Fluoride Action Network

Madison County: Quorum court talks fluoride issue as local senator’s bill fails

Source: The Madison County Record | March 22nd, 2017 | By Preston Tolliver, Managing Editor
Location: United States, Arkansas
Industry type: Delta Dental

Madison County justices of the peace agreed informally during the monthly Madison County Quorum Court meeting on Monday that the fluoridation of water – which is currently required by state law – should be left to voters within their water districts.

Per Act 197 of 2011, water districts in Arkansas are required to inject fluoride into their water systems or face heavy fines. Currently, the Madison County Regional Water District – which provides water to both the Huntsville Water Department and the Madison County Water Facilities Board – is one of the last holdouts to resist the act, and has filed a lawsuit against the Arkansas Department of Health and a number of officials associated with the act.

Compliance with the statute is not required until funding outside of the water system is available to pay the capital start-up costs for fluoridation equipment According to the Arkansas Department of Health’s website, the Delta Dental of Arkansas Foundation pledged up to $20 million over a five-year period to fund the installation of fluoridation equipment in public water systems.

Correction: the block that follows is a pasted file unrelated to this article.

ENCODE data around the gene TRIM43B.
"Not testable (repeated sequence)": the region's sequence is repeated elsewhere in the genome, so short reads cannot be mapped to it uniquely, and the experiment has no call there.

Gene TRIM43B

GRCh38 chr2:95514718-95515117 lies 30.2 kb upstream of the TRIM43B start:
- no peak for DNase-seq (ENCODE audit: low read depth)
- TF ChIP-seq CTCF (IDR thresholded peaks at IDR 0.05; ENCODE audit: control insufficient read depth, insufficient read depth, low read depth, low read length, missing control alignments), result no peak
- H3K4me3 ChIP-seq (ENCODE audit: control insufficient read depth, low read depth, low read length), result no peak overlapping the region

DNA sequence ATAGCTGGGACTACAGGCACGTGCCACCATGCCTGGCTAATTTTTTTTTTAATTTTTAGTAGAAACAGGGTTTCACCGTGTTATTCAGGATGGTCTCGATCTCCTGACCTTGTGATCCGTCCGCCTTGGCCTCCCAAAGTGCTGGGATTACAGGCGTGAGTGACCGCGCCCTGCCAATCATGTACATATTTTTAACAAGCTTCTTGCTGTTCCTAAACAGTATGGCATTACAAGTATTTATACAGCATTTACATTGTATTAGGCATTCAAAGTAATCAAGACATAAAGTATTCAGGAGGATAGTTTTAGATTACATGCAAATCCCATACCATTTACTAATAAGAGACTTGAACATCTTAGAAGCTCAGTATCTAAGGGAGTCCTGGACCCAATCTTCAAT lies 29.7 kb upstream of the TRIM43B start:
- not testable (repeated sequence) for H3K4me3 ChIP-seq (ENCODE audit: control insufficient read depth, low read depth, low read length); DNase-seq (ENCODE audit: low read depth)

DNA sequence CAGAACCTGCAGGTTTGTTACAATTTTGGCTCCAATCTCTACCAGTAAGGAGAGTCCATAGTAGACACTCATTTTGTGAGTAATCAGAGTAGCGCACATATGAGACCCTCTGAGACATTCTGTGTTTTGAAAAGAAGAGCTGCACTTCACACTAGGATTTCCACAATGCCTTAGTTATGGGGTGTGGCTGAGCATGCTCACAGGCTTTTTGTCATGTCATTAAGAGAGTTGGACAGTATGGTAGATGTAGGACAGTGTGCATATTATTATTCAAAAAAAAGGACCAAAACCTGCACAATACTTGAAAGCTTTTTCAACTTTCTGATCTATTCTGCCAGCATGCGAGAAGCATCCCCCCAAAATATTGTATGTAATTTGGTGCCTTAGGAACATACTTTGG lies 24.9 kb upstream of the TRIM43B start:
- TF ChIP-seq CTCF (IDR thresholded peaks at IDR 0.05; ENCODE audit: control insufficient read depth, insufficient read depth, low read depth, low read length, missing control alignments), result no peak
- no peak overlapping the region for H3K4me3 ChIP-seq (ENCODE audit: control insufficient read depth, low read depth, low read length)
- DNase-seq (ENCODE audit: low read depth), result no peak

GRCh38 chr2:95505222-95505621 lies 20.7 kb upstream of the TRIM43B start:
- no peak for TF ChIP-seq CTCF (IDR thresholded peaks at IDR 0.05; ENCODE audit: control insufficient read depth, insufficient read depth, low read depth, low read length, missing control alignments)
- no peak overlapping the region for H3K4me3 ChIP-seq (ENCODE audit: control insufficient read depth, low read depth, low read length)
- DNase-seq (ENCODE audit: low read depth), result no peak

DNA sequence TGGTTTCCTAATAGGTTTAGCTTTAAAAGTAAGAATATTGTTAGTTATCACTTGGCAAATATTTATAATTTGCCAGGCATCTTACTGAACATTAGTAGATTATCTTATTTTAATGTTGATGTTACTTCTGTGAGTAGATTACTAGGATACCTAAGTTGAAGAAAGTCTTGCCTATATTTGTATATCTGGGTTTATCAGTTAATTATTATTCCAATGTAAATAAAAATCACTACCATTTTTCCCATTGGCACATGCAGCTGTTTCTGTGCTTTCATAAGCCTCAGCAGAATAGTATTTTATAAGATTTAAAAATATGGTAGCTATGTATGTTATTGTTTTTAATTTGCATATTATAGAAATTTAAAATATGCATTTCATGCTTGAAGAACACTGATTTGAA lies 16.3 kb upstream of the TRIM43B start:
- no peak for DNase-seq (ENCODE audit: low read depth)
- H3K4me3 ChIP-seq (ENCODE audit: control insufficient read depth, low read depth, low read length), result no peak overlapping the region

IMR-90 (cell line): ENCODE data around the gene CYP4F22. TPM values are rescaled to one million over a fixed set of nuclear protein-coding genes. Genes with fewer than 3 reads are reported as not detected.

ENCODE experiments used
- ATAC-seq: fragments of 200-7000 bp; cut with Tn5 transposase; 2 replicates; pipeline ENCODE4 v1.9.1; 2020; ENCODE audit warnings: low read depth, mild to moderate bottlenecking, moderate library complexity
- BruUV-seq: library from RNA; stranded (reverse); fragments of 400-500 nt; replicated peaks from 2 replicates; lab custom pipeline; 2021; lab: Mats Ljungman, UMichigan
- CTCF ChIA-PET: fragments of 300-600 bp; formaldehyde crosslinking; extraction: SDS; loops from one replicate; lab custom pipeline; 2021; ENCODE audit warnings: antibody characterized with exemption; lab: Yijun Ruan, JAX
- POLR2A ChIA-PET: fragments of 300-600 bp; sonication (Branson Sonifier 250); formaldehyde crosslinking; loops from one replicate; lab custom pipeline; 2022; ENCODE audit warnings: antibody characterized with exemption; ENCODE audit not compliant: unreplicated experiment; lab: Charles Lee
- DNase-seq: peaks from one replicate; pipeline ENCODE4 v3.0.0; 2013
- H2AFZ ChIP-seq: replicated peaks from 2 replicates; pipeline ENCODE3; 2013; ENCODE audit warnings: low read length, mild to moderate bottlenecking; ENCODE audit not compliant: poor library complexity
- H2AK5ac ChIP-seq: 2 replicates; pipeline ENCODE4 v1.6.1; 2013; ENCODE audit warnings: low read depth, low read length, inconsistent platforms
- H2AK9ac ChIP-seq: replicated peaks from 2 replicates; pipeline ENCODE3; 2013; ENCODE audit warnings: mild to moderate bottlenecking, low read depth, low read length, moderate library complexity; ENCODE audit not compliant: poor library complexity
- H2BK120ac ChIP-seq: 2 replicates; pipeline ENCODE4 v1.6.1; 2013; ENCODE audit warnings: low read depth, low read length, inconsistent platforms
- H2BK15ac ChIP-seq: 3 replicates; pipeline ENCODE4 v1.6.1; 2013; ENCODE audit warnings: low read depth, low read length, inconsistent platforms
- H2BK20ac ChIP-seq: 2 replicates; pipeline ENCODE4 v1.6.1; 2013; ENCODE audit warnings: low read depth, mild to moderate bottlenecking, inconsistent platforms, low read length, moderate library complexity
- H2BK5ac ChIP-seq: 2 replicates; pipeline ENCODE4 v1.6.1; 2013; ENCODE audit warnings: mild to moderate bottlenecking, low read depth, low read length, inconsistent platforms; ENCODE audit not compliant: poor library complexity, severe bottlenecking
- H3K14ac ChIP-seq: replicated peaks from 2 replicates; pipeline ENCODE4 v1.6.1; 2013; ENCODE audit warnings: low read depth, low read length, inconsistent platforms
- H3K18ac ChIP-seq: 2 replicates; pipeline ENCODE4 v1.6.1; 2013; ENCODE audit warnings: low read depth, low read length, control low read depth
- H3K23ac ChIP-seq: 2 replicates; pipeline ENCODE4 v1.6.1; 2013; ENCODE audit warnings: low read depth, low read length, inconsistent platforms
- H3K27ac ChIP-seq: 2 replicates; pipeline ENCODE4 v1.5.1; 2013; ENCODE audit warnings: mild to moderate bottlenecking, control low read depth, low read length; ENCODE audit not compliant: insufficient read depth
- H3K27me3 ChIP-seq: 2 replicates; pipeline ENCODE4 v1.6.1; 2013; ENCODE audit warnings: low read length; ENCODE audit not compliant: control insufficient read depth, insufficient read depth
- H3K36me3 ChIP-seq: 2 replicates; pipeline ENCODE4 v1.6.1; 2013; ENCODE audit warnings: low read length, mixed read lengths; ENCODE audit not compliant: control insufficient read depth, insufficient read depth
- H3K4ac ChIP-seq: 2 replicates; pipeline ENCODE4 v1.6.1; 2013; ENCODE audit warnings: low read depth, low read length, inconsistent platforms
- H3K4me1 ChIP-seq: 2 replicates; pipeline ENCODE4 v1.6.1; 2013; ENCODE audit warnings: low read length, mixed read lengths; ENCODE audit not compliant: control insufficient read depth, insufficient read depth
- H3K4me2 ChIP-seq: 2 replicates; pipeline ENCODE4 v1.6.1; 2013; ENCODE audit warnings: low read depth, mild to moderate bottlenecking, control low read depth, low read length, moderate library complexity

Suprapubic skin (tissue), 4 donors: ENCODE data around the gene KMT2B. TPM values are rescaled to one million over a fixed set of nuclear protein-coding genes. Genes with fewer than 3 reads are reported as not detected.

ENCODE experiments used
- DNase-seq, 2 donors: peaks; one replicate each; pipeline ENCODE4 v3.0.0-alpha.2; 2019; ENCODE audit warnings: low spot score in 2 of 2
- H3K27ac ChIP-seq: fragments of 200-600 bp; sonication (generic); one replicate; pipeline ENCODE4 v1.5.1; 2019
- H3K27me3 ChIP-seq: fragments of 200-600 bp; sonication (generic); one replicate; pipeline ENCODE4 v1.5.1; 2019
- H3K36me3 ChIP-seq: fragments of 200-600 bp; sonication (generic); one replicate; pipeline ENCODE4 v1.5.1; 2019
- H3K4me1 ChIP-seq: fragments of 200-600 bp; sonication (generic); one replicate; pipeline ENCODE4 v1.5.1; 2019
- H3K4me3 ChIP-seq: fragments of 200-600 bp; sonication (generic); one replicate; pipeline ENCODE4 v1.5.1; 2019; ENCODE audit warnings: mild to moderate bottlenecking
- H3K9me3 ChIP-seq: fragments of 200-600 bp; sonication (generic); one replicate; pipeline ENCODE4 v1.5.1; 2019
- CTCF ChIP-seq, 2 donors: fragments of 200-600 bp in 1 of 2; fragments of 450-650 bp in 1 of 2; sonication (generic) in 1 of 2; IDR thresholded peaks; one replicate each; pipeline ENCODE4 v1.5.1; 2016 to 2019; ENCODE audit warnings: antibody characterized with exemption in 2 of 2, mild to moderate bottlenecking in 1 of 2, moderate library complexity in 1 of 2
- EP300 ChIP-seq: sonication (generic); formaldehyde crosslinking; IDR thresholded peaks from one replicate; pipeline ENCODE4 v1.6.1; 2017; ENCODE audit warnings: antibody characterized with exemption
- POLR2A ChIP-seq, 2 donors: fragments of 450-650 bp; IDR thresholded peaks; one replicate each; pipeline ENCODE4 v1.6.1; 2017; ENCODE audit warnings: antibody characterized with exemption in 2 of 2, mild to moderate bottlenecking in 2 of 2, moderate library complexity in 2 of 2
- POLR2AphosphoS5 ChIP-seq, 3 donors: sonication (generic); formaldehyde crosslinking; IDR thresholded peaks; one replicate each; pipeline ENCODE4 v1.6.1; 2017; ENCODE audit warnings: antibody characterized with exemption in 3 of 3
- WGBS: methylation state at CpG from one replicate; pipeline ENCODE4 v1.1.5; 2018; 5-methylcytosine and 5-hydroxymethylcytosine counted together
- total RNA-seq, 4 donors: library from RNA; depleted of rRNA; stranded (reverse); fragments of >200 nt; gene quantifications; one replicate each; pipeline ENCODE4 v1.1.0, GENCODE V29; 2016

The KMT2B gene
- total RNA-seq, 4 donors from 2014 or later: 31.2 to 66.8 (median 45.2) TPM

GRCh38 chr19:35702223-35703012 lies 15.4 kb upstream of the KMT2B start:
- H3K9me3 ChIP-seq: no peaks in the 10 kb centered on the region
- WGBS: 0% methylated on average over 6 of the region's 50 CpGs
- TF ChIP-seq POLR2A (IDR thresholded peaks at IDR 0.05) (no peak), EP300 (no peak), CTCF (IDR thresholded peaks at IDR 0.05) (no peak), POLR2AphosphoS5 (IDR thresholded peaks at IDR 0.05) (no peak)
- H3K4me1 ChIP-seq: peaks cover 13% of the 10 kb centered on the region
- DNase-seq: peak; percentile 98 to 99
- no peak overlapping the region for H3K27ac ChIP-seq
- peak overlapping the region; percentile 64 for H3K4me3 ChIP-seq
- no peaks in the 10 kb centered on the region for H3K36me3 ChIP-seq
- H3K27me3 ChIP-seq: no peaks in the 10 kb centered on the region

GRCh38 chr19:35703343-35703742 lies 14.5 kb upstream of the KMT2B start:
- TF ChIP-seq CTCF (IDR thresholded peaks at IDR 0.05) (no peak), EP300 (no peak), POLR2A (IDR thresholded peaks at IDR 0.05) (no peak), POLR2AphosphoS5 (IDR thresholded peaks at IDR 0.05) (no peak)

Sen. Bryan King (R-Green Forest) has been vocal against the act in the past, stating in previous interviews that he believed the verbiage in the act – particularly, sections that state if a water district receives grant funding from Delta Dental, but the act is overturned, the districts will still be contractually obligated to inject fluoride into their water for 10 years, per the grant.

Senate Bill 299, filed by King this legislative session, looked to amend the law “and to allow voters to elect ‘for’ or ‘against’ water fluoridation.” On Tuesday, that bill failed.

The bill stated that “customers of a public water system shall have the option to hold an election of the qualified electors of the public water system to determine whether or not the public water system shall fluoridate the water,” and that the election may be called by a majority vote of the board of directors of the public water system or a petition signed by at least 10 percent of the qualified electors in the public water system.

The bill adds that the election would be held at the next general election.

• Original article online at http://www.mcrecordonline.com/news/article_42bd5cea-0f02-11e7-80cd-e32b87559f3d.html